- Kshitish V Nadgauda, Senior Vice President, Managing Director-Asia, Louis Berger
The government proposes to award Rs 500,000 crore worth of highway contracts, totalling about 50,000 km, in the last two years of its tenure, and to ensure that paving for 30,000 km (of the awarded contracts) starts before its term ends. 'This plan to significantly upgrade India's infrastructure, such as the roadway network, over the next several years is critical to ensuring high economic growth rates for the years to come, including increased employment opportunities,' believes Kshitish V Nadgauda, Senior Vice President and Managing Director-Asia, Louis Berger. For him, the industry will certainly rise to the occasion and deliver projects on such an ambitious scale, increasing their resource bandwidth. 'In addition, the government has been open to multi-national firms or international firms partnered with local Indian firms,' he says, as he shares more with CW.
Proposed projects will include 44 economic corridors and 10 expressways, and the char dham connectivity programme, Northeast connectivity programme and the borders-linking projects. What are your views on the geographic spread of the opportunity?
The expressways will provide rapid mobility along major corridors within the country. This is absolutely critical - primarily to increase the safety and efficiency of transportation throughout India. This road network will give the interior regions of the country access to the major economic corridors vital for growth and development. For example, the Northeast region is economically lagging behind the rest of the country due to its relatively underdeveloped roadway infrastructure. The programme to expand the roadway network in the Northeast is therefore welcome and vital, set to spur economic development in the region. And, the border linking projects will contribute greatly not only towards national security but also would boost trade with our neighbours. Through these various roadway development programmes, the government is working towards uniform development across the country. This will act as a catalyst for spreading economic development, providing better options and increased employment opportunities for those who wish to remain in their home regions. The concurrent plan by the government to establish new well-planned townships or cities along roadway corridors will work hand-in-hand with the roadway infrastructure upgrading programme.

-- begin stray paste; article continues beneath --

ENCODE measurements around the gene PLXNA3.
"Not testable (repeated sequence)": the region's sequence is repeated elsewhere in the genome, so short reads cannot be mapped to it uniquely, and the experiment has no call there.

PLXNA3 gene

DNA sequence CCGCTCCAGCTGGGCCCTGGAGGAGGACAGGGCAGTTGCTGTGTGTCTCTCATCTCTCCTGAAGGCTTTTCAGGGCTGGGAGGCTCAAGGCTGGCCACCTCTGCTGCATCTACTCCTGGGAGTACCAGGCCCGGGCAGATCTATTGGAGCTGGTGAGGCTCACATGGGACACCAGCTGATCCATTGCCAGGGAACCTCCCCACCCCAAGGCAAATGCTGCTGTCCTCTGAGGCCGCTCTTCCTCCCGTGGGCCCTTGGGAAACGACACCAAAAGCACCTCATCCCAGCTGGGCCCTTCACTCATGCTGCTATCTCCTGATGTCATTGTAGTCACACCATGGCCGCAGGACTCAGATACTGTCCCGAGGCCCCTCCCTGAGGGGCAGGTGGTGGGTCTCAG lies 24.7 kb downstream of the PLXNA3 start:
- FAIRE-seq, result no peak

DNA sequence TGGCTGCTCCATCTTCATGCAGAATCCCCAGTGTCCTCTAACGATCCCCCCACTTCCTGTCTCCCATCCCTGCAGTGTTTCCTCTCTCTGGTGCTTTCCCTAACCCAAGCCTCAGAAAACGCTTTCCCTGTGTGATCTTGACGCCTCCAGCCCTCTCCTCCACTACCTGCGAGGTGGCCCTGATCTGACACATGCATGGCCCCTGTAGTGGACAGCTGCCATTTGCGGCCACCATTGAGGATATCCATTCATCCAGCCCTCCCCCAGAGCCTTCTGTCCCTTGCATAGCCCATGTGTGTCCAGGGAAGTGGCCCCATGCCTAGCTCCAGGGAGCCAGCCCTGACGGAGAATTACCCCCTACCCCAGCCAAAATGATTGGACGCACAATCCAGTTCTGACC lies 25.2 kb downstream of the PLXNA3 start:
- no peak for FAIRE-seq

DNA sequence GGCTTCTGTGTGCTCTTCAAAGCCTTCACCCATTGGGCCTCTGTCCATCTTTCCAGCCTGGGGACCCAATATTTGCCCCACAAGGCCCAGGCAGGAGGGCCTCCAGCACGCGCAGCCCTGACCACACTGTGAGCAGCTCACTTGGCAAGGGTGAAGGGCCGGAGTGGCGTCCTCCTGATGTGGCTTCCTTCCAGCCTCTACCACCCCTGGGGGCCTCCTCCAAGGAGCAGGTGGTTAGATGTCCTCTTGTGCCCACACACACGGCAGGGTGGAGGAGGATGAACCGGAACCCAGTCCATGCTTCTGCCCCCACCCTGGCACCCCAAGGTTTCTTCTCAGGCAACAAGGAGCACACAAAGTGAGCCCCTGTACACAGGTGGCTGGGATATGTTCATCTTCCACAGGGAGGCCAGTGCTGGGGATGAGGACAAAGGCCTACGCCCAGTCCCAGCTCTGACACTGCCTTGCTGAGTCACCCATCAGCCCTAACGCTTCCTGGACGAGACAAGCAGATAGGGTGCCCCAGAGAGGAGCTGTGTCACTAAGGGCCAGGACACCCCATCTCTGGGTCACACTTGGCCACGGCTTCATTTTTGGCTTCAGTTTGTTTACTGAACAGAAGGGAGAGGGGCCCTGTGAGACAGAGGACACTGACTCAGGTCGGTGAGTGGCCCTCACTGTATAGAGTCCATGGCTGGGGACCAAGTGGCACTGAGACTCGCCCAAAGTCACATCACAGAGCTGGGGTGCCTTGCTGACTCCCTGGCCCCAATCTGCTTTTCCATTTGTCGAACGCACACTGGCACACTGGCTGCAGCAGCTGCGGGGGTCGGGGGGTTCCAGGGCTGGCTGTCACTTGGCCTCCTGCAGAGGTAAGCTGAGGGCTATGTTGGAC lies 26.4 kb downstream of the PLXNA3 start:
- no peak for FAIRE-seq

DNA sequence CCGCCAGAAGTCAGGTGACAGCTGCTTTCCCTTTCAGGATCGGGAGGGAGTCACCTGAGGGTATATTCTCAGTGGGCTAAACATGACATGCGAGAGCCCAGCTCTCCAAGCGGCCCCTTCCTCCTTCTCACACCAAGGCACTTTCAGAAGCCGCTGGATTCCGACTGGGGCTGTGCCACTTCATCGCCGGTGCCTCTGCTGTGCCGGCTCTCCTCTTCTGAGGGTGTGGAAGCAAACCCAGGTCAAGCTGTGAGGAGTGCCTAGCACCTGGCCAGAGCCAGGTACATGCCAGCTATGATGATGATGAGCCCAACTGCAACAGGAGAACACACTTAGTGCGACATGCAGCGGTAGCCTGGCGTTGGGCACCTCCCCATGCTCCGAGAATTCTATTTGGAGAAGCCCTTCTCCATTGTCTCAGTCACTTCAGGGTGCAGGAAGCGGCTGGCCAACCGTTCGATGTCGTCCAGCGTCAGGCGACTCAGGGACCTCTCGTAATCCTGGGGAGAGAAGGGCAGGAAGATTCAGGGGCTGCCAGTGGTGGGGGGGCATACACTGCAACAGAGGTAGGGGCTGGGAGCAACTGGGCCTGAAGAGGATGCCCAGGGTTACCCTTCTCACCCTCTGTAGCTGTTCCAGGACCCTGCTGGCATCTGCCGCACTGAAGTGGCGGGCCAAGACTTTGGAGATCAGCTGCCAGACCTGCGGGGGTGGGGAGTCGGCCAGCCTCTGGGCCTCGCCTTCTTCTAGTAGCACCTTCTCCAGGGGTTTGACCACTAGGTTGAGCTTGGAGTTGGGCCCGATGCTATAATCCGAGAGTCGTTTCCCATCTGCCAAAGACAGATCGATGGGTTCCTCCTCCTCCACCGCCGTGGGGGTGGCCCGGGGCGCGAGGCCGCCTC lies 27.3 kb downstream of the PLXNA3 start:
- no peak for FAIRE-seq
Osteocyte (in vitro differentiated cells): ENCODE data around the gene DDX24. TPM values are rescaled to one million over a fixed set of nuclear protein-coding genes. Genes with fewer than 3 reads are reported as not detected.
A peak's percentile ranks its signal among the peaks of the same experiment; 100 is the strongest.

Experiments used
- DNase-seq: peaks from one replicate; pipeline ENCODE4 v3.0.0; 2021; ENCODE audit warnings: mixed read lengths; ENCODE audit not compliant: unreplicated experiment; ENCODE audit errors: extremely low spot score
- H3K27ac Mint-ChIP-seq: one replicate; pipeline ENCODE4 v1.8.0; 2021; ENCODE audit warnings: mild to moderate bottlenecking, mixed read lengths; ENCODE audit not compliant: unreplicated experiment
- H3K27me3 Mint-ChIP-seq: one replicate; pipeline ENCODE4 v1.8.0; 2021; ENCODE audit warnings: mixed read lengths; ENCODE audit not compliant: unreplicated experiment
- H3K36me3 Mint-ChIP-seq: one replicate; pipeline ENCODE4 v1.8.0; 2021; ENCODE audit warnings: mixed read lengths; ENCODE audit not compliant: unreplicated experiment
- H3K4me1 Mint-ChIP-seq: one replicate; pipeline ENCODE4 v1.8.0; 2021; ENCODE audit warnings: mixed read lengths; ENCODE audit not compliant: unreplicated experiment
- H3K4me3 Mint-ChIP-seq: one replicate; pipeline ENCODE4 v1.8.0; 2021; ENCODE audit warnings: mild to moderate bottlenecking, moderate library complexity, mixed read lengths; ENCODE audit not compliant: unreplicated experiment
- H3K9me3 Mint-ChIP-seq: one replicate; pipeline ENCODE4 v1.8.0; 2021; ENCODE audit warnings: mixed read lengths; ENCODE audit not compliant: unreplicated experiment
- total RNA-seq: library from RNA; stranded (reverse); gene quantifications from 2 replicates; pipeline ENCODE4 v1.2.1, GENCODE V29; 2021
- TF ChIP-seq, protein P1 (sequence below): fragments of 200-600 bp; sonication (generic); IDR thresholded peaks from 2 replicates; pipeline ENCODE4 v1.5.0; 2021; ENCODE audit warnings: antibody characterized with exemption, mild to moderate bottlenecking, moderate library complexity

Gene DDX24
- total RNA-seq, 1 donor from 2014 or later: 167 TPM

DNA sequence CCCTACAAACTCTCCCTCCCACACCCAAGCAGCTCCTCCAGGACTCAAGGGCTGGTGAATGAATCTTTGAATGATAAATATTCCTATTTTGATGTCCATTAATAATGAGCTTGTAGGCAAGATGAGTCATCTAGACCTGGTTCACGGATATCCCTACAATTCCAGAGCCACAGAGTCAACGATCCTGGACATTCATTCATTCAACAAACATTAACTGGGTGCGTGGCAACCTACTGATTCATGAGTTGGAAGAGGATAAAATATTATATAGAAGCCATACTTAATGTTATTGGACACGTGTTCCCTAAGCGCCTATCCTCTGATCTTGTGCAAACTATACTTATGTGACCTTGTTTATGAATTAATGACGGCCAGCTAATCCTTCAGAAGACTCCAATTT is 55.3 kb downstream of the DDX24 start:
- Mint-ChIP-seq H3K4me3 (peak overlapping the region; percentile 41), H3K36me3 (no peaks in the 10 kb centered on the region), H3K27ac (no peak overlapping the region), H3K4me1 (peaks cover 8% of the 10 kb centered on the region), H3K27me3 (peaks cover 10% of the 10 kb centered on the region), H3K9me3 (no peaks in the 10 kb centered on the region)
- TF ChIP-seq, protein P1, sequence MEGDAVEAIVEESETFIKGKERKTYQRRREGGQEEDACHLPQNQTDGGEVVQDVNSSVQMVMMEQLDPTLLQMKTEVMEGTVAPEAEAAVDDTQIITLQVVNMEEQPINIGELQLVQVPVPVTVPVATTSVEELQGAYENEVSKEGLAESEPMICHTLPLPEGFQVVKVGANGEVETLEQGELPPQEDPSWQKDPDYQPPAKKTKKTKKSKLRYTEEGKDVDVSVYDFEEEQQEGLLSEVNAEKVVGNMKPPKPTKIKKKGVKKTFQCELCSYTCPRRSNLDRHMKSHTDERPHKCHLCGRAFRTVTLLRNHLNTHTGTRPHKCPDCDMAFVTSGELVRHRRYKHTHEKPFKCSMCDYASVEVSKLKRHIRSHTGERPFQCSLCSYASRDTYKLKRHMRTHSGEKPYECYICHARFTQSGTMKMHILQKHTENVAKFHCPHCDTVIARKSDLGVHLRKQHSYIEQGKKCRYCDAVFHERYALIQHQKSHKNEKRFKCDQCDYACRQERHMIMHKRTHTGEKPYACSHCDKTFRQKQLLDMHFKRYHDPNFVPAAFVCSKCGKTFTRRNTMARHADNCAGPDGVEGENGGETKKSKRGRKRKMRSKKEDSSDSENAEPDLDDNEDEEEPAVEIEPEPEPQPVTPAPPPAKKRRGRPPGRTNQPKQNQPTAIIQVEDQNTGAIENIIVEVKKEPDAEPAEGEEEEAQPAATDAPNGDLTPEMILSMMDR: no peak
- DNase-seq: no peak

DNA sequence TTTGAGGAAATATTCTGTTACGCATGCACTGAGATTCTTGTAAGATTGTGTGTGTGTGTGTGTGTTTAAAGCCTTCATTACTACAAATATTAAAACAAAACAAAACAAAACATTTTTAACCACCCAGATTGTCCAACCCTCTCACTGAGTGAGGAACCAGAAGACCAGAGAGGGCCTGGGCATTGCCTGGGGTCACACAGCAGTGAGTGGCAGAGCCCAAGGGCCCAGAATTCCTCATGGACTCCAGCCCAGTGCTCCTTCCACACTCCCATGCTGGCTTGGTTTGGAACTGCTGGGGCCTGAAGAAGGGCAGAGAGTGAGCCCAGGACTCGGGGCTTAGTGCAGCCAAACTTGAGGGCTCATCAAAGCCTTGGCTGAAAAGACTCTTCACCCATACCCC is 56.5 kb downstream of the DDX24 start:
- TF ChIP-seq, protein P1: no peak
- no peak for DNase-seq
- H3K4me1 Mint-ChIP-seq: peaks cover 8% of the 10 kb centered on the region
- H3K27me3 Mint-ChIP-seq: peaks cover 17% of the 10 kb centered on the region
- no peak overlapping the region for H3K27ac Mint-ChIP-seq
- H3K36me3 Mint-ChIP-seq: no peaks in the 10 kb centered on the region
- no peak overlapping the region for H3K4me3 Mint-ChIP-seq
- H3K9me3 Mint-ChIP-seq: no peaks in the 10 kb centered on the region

What are your approximate utilisation rates for your key road equipment?
As a consultancy services organisation, this question is not directly relevant to our business. Our biggest resource is our people. With an increasingly high percentage of online projects, we are constantly recruiting additional staff and, offering employment opportunities to technical, semi-technical as well as administrative staff. Utilisation rates of construction equipment will no doubt increase. With increased construction activity, there will be a need for firms to procure or lease additional equipment, thus boosting ancillary sectors.
The government has also approved a Rs.6,461 crore project for the development of 1,120 km NHs in Karnataka, Odisha, Bihar, Rajasthan and West Bengal under the National Highways Interconnectivity Improvement Project. Are such projects in backward regions as appealing as other highways?
Projects in underdeveloped areas of the country are equally important. Provision of safe, fast and all-weather access to the interior parts of the country will lead to the creation of new economic zones, thus generating employment and enabling local residents to live and work in their home regions. As with any infrastructure programme, there are always opposing or alternate views that need to be addressed. That said, the net benefits of such a roadway programme are self-evident. One of the primary challenges this roadway expansion programme presents is potential environmental and social impacts. These impacts will need to be adequately assessed and mitigated.